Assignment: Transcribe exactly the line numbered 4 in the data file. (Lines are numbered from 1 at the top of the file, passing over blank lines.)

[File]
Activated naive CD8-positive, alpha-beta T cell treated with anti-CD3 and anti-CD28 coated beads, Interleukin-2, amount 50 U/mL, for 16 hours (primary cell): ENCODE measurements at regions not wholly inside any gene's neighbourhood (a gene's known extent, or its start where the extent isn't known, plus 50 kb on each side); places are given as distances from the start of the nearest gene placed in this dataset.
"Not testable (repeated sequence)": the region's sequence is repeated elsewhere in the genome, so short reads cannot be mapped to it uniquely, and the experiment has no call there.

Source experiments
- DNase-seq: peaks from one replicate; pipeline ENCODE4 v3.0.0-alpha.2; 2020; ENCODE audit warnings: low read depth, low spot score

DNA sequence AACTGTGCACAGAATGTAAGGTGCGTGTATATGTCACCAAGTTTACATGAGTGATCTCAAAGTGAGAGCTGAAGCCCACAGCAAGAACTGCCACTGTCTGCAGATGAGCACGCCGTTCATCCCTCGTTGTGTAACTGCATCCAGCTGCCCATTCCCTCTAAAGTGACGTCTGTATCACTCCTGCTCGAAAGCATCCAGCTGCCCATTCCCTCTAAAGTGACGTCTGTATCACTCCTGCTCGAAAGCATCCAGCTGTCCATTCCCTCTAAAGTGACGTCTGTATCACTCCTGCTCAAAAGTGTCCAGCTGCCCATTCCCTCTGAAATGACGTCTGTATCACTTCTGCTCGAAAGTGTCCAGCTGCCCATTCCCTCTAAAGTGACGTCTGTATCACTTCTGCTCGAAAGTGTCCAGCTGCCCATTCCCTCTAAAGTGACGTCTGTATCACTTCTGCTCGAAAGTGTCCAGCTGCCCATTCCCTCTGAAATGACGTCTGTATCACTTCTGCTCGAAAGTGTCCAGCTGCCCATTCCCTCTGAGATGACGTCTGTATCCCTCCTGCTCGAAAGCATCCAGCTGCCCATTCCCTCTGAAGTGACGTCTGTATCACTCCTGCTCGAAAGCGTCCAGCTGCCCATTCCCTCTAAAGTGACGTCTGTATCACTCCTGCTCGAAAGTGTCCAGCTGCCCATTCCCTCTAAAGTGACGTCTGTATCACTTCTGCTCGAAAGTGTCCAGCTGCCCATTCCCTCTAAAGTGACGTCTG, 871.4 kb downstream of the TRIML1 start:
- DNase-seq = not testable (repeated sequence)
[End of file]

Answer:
- DNase-seq: peaks from one replicate; pipeline ENCODE4 v3.0.0-alpha.2; 2020; ENCODE audit warnings: low read depth, low spot score